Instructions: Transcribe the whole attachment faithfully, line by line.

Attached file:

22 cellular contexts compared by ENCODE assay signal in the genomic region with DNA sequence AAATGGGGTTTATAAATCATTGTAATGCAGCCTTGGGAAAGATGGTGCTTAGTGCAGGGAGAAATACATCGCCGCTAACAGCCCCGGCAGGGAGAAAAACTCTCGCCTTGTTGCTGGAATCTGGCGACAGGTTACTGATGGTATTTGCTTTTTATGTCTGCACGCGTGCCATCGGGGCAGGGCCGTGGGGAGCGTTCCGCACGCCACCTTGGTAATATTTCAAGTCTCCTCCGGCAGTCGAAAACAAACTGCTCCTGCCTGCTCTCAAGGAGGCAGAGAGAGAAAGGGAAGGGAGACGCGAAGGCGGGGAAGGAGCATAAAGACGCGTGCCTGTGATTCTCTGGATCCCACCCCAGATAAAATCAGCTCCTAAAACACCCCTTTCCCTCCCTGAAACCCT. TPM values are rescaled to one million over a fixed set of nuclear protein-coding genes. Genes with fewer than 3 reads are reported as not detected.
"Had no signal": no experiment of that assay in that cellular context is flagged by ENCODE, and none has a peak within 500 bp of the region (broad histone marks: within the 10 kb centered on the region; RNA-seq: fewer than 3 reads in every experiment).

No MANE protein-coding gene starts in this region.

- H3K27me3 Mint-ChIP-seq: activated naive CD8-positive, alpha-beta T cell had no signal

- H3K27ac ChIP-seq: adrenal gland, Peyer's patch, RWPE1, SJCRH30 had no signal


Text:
22 cellular contexts compared by ENCODE assay signal in the genomic region with DNA sequence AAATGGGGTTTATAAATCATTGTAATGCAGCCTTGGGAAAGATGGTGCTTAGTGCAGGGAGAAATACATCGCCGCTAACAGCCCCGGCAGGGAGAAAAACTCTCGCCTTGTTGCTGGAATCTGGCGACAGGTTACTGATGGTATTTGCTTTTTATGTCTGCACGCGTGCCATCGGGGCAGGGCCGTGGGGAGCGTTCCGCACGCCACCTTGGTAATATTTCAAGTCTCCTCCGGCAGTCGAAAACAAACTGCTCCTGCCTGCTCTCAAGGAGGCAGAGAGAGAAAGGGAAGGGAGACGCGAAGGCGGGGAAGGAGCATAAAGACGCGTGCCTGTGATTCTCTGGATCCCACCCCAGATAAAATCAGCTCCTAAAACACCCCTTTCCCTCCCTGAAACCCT. TPM values are rescaled to one million over a fixed set of nuclear protein-coding genes. Genes with fewer than 3 reads are reported as not detected.
"Had no signal": no experiment of that assay in that cellular context is flagged by ENCODE, and none has a peak within 500 bp of the region (broad histone marks: within the 10 kb centered on the region; RNA-seq: fewer than 3 reads in every experiment).

No MANE protein-coding gene starts in this region.

- H3K27me3 Mint-ChIP-seq: activated naive CD8-positive, alpha-beta T cell had no signal

- H3K27ac ChIP-seq: adrenal gland, Peyer's patch, RWPE1, SJCRH30 had no signal